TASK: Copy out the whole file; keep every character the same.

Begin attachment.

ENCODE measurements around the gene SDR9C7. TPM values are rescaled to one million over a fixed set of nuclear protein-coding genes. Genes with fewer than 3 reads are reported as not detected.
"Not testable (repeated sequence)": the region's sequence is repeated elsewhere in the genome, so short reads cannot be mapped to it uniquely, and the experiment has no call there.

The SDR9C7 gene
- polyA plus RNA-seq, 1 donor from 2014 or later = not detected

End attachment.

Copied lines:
ENCODE measurements around the gene SDR9C7. TPM values are rescaled to one million over a fixed set of nuclear protein-coding genes. Genes with fewer than 3 reads are reported as not detected.
"Not testable (repeated sequence)": the region's sequence is repeated elsewhere in the genome, so short reads cannot be mapped to it uniquely, and the experiment has no call there.

The SDR9C7 gene
- polyA plus RNA-seq, 1 donor from 2014 or later = not detected